As for the “main male lead was a jackass”? GOOD. I like that. I’m sarcastic, I’m not afraid of men or assholes, and I have an affinity for people who don’t give a shit.

Which brings me to my point: Someone will write a tirade on how crappy your book is, I’ll read it, and every point they make will make me want to read it, because personal tastes are a thing, and one man’s trash is another’s treasure. Or I agree, I don’t want to read it, and that’s good for you because I didn’t just pick up a book that isn’t my thing, and now I can’t be pissed about it.

In all honesty, most of the current books I’ve picked up, I did so because of a spectacularly bad review.

Because of the passion and conflict and humor, and even at times cathartic trashing, I will have made an association with the good feelings a well-phrased rant and your book. I feel so good after the review, I want to keep reading. What else is there on this topic? Oh, right. The actual story. For the same reason I’ll read comments after an article, I’ll pick up a trashed book because I want to maintain that feeling, even if I know it’s not really the same. (Seriously, what is the point of comment sections?)

Often times it will give me the exact information I need to hear: “Then she goes in there, guns-blazing, fearlessly obliterating the place like a moron.” And I’m hooked. Your summary will leave out the important elements that will come into play later, but many times, that information is exactly what makes me want to read it.

If the reviews are stupid, the people reading them will be more inclined to side with you. If the reviews are accurate, then people who like that kind of thing will realize it’s their kind of thing, even if the person speaking implies they’re stupid for liking that kind of thing.

3)      I don’t trust anything without one.

Being that I buy self-published books, I know having only a few reviews isn’t the end of the world. Having no reviews is an issue, for the most part because again I’m just left to the little information given, and I have to make an immediate decision (instead of having the time it takes to read over the reviews and think about it.)

I’ve never come across a book with a lot of five-stars and no one-stars. That being said, if I did, I’d probably buy it to figure out what kind of shenanigans are going on. I have come across a few with a decent number of three to five-stars. In that case, I usually read the threes and then move on. The threes are generally well informed and genuine; they’re also boring.

If you have no one-stars, it tells me you have no strangers reading it. That makes me even more inclined not to take a second glance at the fives because they’re all going to be insincere. You’re going to get a one-star review no matter what. If you don’t, it’s an indication to me that—one—no one else is wasting time on you, and—two—you’re not doing anything interesting enough for someone to be bothered by it.

So if you have five reviews and suddenly a one star ruins your five star, it’s actually says you’re getting people who aren’t just there to be “nice,” which is important to other readers.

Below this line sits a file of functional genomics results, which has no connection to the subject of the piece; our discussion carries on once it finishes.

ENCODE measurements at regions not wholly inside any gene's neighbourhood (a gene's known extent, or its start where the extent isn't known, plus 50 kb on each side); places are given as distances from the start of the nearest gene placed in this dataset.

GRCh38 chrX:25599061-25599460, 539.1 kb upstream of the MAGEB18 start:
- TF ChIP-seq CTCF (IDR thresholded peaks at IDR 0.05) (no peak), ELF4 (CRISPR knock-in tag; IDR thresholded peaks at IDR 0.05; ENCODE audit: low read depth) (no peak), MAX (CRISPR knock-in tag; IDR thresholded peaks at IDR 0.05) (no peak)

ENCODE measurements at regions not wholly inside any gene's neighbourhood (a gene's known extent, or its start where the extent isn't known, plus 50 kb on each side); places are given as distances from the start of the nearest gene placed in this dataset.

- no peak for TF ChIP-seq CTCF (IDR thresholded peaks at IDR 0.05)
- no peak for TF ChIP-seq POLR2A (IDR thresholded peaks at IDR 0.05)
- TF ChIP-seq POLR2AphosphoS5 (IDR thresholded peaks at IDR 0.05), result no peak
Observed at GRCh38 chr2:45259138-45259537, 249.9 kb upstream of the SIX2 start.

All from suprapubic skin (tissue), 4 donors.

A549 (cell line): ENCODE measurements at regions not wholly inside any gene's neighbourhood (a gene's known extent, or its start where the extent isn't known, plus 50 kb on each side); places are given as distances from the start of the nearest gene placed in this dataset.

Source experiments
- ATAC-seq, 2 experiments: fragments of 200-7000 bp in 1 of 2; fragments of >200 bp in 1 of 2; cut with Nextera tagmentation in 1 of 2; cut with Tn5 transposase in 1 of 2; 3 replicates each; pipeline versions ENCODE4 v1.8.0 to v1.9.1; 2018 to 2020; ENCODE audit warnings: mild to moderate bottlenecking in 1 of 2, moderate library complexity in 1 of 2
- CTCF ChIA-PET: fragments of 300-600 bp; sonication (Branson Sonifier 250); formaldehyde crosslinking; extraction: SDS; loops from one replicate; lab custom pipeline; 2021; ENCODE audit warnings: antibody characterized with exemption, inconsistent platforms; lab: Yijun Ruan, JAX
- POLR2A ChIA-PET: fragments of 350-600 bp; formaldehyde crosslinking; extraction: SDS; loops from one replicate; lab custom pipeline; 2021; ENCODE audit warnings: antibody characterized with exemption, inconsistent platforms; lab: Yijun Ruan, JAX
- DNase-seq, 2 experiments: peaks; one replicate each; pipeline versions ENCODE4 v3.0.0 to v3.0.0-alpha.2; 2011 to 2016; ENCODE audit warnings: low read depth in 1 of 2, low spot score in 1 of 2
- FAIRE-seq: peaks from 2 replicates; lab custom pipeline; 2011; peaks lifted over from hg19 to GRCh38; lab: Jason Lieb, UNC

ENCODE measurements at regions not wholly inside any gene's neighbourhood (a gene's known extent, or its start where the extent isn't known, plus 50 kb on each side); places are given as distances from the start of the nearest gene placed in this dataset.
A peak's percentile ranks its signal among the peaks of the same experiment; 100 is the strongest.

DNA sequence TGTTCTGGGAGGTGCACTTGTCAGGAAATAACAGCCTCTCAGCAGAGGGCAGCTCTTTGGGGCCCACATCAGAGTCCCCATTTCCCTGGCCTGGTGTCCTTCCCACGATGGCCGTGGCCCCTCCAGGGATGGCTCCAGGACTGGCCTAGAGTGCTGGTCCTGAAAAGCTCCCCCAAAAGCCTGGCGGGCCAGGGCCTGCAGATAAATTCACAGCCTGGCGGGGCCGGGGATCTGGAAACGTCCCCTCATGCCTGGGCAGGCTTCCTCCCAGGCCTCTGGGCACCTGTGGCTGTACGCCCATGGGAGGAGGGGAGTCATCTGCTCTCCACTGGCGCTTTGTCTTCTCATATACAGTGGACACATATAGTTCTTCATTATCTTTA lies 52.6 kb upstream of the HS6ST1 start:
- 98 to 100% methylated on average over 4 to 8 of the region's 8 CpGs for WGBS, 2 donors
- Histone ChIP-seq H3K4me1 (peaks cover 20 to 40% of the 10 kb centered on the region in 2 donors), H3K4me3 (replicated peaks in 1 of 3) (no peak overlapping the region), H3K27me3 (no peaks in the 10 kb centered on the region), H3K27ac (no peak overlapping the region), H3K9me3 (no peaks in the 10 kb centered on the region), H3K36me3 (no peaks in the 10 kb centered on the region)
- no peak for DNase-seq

4)      Most people who care about other people’s opinions aren’t looking at the main star ratings.

I’m actually not the sort of person who is… let’s say “a follower,” to put me in good light. I’m not one much for blind faith, I like the security of knowing why. There are benefits and consequences to this, but what you need to know is I don’t spend a lot of time seeking out other people’s opinions on something before I buy it. I like it or I don’t, and I don’t care what you think. As indicated above.

(I will point out I am easily influenced subconsciously, but that’s another issue.)

Certain people in my life are the exact opposite. I pick a movie because I go, “That looks good,” or more likely, “That is starting right now.” My brother picks out a movie because of what Ebert and Rotten Tomatoes had to say about it. (Or did. Rest in peace, Ebert.)

Some people like having someone more knowledgeable inform them before they waste their time on something. These people do care about ratings. But few actually care about the main star review. Why? For one thing, it’s almost always four.

I’m not kidding. Go to GoodReads.com and see if you can find anything that isn’t between 3.5 and 4.5. Go ahead. I’ll wait.

It doesn’t matter if it has ten reviews or ten thousand. Humans are relatively simple, and we like simple “Bad or good,” and “Most things are good until proven bad.” Which is one of the reasons why most reviews are either one or five stars with very few in between, and there seems to be five five-stars for every one.

The people who really take ratings seriously are looking for something more valid, something they can trust. They’ll believe book review blogs or their friends’ accolades before they really take it seriously. So it doesn’t matter much if your five-star suddenly became a four. It’s to be expected.

Of course, the downside is if you do have a three star or less, people will notice. But I will say if that happens, there’s something else going on. Lots of horrible books get four stars and very few books get a bad average at all, so whether the book is terrible or not, I’m going to say you attracted the wrong sorts of people (frustrated writers), or just ticked a whole bunch off by something seemingly unrelated.

You didn’t call yourself a “best-seller” with only two reviews did you?

5)      There is no such thing as bad press.

So, Chelsea Handler made a racist comment. You know who I hadn’t been hearing about before that? Chelsea Handler. Do you know who is blowing up my Facebook feed? Chelsea Handler. Of course, I’m a firm believer that no attention is better than bad attention, and there is no way in hell I would try and label myself as racist just to get everyone to notice me. I want to be a full time novelist with the money and reputation to write what I want, but I don’t want Stephanie Meyer’s career of dissension and ridicule, or the reaction to Miley Cyrus.

But after it happens, there is something to be said for embracing the benefits. The hatred of Twilight has perpetuated its name far more than the love of it. Miley Cyrus managed to break the barrier of child-actor into pop-star.

You’re going to get criticized. You have some control as to how, but you can’t prevent it from happening. So when someone gives you a really bad review, know it’s going to garner more attention than a good review ever could, that not everyone’s going to agree with it, and that it’s not the end of the world. In many ways, in fact, it is a good thing.

While there is something to be said for not deliberately attracting bad press, you can embrace it when it comes. It will might be exactly what gets you a few more sales.